Museum curators are cautioned to examine Chinese paintings of questionable origins, especially those from the bird and flower genre with the query, "Could this be by Chang Dai-chien?"[18] Joseph Chang, Curator of Chinese Art at the Sackler Museum, suggested that many notable collections of Chinese art contained forgeries by the master painter.[20]

It is estimated that Chang made more than 10 million dollars selling his forgeries.[21]

Notable works[edit]

  • 1932 "Meditating at Lakeside"
  • 1941 "Flying Deity"
  • 1944 "Lady Red Whisk" (《紅拂女》)
  • 1944 "Reproduction of Dunhuang Fresco-Mahasattva"
  • 1944 "Tibetan Women with Dogs" (《番女掣厖图》)[22]
  • 1947 "Living in the Mountains on a Summer Day after Wang Meng"
  • 1947 "Lotus and Mandarin Ducks"
  • 1947 "Sound of the Flute on the River"
  • 1948 "Children Playing under a Pomegranate Tree"
  • 1949 "Dwelling in the Qingbian"
  • 1949 "Refreshments beneath a Pine"
  • 1950 "Indian Dancer"
  • 1953 "Ancient Beauty"
  • 《金箋峨嵋記青山中花》(pocai Shan Shui)
  • 1960 "Lotus "
  • 1962 "Panorama of Blue Mountains"
  • 1962 "Strange Pines of Mount Huang"
  • 1964 "The Poet Li Bai"
  • 1965 "Cottages in Misty Mountains"
  • 1965 "First Light in the Gorges in Autumn"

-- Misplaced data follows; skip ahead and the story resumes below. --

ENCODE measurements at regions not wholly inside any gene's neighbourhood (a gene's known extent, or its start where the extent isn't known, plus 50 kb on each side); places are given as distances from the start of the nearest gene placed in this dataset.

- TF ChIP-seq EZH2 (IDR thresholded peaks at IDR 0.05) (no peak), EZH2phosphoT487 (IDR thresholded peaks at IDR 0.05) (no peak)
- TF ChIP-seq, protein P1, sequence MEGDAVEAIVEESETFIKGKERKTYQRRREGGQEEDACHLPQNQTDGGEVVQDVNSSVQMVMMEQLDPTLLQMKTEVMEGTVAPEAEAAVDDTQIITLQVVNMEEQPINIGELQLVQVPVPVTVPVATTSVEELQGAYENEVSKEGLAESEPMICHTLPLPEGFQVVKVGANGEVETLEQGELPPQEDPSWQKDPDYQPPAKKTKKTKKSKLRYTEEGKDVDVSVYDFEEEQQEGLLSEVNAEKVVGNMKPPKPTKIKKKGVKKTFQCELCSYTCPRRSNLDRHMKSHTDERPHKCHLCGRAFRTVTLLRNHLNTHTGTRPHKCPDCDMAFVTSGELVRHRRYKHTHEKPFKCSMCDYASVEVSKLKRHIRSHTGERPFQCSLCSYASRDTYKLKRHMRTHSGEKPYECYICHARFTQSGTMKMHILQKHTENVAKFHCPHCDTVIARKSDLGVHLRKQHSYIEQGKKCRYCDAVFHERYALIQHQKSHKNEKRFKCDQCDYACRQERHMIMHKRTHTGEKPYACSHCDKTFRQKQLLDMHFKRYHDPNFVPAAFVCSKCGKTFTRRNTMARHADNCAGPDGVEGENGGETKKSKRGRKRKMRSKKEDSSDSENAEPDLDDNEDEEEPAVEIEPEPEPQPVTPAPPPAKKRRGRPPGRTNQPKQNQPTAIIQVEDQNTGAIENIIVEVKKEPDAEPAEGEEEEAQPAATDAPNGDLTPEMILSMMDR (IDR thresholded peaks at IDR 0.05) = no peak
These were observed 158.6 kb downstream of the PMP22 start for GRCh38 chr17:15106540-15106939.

• 1965 "Snowy Mountain"
  • 1965 "Splashed-color" landscape[23]
  • 1965 "Spring Clouds on Country River"
  • 1966 "Spring Mist"
  • 1966 "Woman with Screen Painted with Lotus Blossom"
  • 1967 "Rain and Fog"
  • 1967 "Waterfall on a Mountain in Spring"
  • 1968 “Mist at Dawn” 《春雲曉靄》
  • 1968 "Aafchen See" (《愛痕湖》)
  • 1968 "Morning Mist"
  • 1968 "Poetic Landscape"
  • 1968 "Swiss Peaks"
  • 1968 "The Great Yangtze River" (《長江萬里圖》)
  • 1968 "The Lake of the Five Pavilions"
  • 1968 "Tormented Landscape"
  • 1969 "Manchurian Mountains"
  • 1970 "Secluded Valley "
  • 1970 "Vast Landscape with Waterfalls and Pines"
  • 1971《可以橫絕峨嵋巔》(pocai Shan Shui)
  • 1972 " Lakeshore"
  • "Scenery by the Lake"《湖畔風景》(pocai Shan Shui):張大千於1972年74歲時,於美國加州十七哩海岸(17 Mile Drive)小半島所繪之公園湖畔風景潑彩山水圖(住居環蓽盦附近)
  • 1973 "Sailing in the Wu Gorges"
  • 1973《青城天下幽》潑彩山水圖[24]
  • 1974 "Night Strolling in Xitou"
  • 1978《長江江靜瀨船秋水釣魚》(pocai Shan Shui)
  • 1979《闊浦遙山系列》潑彩山水圖、《摩耶精舍外雙溪》(pocai Shan Shui)、巨幅金箋《金碧潑彩紅荷花圖》